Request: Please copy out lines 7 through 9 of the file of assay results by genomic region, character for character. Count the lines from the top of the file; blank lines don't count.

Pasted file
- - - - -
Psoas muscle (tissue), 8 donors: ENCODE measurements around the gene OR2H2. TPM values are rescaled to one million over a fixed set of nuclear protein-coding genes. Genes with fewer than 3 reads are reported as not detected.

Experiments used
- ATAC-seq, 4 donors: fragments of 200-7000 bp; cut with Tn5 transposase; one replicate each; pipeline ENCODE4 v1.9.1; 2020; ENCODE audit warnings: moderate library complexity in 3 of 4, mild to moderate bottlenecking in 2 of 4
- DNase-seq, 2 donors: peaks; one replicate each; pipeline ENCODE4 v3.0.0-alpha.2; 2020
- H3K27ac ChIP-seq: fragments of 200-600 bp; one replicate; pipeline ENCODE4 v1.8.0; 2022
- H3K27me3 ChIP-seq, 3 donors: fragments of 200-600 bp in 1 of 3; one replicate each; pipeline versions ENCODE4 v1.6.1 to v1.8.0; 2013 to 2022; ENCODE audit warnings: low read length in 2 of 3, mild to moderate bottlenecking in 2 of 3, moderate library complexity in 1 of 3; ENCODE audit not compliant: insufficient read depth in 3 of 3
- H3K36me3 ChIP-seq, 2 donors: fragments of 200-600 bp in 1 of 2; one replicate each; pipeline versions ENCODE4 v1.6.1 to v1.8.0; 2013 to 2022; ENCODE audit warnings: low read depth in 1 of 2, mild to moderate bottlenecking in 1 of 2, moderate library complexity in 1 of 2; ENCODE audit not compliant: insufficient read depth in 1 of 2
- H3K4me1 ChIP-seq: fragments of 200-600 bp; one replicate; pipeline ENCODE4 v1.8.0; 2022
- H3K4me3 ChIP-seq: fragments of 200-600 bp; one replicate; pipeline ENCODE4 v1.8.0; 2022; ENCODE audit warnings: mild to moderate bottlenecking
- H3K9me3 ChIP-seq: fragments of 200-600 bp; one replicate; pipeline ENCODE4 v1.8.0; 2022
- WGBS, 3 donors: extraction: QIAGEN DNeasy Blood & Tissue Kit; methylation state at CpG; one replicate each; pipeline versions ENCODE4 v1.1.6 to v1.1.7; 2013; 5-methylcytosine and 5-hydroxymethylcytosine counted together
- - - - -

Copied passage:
- H3K36me3 ChIP-seq, 2 donors: fragments of 200-600 bp in 1 of 2; one replicate each; pipeline versions ENCODE4 v1.6.1 to v1.8.0; 2013 to 2022; ENCODE audit warnings: low read depth in 1 of 2, mild to moderate bottlenecking in 1 of 2, moderate library complexity in 1 of 2; ENCODE audit not compliant: insufficient read depth in 1 of 2
- H3K4me1 ChIP-seq: fragments of 200-600 bp; one replicate; pipeline ENCODE4 v1.8.0; 2022
- H3K4me3 ChIP-seq: fragments of 200-600 bp; one replicate; pipeline ENCODE4 v1.8.0; 2022; ENCODE audit warnings: mild to moderate bottlenecking